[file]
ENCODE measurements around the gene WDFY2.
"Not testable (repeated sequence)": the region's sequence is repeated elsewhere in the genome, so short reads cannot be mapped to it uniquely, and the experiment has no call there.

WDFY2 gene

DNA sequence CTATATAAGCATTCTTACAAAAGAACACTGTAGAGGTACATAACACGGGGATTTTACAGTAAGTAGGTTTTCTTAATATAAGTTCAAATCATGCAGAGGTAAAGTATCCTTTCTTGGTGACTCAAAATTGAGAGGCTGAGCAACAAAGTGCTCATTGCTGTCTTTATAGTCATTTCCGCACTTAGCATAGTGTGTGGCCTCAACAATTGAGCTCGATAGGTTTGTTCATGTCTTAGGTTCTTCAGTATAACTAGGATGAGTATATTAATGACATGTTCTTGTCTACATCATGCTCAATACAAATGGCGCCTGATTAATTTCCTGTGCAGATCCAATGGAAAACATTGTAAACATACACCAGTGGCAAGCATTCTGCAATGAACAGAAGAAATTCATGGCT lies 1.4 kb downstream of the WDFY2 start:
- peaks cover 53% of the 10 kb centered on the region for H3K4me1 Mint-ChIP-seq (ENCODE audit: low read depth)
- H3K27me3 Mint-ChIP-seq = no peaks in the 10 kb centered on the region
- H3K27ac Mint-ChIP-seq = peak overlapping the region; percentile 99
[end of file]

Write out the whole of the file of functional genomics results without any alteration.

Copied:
ENCODE measurements around the gene WDFY2.
"Not testable (repeated sequence)": the region's sequence is repeated elsewhere in the genome, so short reads cannot be mapped to it uniquely, and the experiment has no call there.

WDFY2 gene

DNA sequence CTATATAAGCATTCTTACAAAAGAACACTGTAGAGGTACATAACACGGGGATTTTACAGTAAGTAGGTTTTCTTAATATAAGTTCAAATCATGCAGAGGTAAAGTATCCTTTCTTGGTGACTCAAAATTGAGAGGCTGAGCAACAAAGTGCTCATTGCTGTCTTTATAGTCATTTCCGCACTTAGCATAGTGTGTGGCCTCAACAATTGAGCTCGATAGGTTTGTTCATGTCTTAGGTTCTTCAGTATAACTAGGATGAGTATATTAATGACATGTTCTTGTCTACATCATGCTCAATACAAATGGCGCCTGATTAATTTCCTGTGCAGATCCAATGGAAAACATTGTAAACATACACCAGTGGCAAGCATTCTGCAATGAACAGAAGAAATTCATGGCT lies 1.4 kb downstream of the WDFY2 start:
- peaks cover 53% of the 10 kb centered on the region for H3K4me1 Mint-ChIP-seq (ENCODE audit: low read depth)
- H3K27me3 Mint-ChIP-seq = no peaks in the 10 kb centered on the region
- H3K27ac Mint-ChIP-seq = peak overlapping the region; percentile 99